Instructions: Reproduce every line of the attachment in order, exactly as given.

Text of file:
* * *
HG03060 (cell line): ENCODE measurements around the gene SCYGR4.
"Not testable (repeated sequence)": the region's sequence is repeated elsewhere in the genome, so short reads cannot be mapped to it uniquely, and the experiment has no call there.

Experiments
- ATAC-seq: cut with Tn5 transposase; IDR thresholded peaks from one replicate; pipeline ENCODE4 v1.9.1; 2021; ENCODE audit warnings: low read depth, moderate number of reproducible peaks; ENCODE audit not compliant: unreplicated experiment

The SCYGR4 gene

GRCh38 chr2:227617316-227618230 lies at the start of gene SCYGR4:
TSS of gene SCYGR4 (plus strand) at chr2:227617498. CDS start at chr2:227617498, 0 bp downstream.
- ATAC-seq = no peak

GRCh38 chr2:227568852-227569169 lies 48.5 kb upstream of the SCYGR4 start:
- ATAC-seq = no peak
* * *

HG03060 (cell line): ENCODE measurements around the gene SCYGR4.
"Not testable (repeated sequence)": the region's sequence is repeated elsewhere in the genome, so short reads cannot be mapped to it uniquely, and the experiment has no call there.

Experiments
- ATAC-seq: cut with Tn5 transposase; IDR thresholded peaks from one replicate; pipeline ENCODE4 v1.9.1; 2021; ENCODE audit warnings: low read depth, moderate number of reproducible peaks; ENCODE audit not compliant: unreplicated experiment

The SCYGR4 gene

GRCh38 chr2:227617316-227618230 lies at the start of gene SCYGR4:
TSS of gene SCYGR4 (plus strand) at chr2:227617498. CDS start at chr2:227617498, 0 bp downstream.
- ATAC-seq = no peak

GRCh38 chr2:227568852-227569169 lies 48.5 kb upstream of the SCYGR4 start:
- ATAC-seq = no peak